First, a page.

A police officer’s job is to conduct a preliminary investigation on the cause of the crash. If the at-fault driver tries to lie about how the accident happened, the officer may be able to contradict his or her story as an objective third party.

Seek Immediate Medical Care

Getting examined and diagnosed immediately after the crash is critical, both to your health and any claim you may later file. It is especially vital in a situation where the at-fault party is trying to escape liability by lying to the insurance company about what happened.

Your medical records will provide solid evidence of your injuries, and getting examined straight away will help to link those injuries to the crash. Any delays give the insurance company, and a lying at-fault driver, room to say you could have been hurt elsewhere.

Maintain Consistency in Your Statements

It is worth mentioning, that you will have to repeat your statement multiple times. Not just on the day of the crash, but also throughout the legal process of recovering your damages. It is always easier to remember the truth than to try to retell the same lie. When someone lies, little inconsistencies will begin to arise. If you are working with an attorney, he or she will know how to use those inconsistencies to your advantage.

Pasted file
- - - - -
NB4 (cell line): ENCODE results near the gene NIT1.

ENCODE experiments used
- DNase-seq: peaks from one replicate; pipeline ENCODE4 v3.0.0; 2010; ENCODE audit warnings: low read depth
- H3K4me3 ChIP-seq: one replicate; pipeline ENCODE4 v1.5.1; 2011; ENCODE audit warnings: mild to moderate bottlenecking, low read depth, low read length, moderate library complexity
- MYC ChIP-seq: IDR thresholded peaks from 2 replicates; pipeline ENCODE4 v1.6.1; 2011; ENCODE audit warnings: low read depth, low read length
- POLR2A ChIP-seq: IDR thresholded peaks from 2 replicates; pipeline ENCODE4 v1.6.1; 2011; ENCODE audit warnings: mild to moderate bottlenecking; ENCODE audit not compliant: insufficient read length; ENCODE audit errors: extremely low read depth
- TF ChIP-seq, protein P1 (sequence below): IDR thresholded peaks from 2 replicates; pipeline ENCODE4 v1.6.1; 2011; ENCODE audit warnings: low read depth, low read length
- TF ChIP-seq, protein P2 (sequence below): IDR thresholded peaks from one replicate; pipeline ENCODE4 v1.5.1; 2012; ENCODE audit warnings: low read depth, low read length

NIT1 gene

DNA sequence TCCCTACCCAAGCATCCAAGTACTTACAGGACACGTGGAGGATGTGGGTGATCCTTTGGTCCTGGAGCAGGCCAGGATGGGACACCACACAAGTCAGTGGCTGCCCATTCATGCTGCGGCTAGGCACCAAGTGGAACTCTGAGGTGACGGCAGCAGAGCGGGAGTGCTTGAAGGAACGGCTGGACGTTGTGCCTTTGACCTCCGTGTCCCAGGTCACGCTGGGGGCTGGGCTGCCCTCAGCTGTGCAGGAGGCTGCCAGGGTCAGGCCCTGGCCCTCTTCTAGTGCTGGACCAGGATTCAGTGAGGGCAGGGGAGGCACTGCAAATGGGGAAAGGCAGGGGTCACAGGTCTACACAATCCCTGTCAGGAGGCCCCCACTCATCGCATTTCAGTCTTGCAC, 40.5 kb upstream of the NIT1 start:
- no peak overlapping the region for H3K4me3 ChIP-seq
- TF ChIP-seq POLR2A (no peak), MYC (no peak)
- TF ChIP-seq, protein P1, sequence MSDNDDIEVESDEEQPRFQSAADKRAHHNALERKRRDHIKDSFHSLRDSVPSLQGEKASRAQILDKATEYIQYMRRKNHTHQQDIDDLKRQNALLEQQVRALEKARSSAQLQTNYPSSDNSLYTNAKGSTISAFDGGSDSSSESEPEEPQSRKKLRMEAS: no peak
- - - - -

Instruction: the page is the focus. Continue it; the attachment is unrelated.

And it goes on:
It is important to be consistent when relaying what happened. The driver who lies to avoid liability will find it very hard to remain consistent or to find evidence that supports his or her version of what happened.

Consistency may be even more important when you speak to the insurance company. They will most likely to ask you what happened multiple times in various ways and on several occasions. Insurance companies do this in an attempt to trip up someone who may be lying. They also do it to try to get you to say something they can use against you.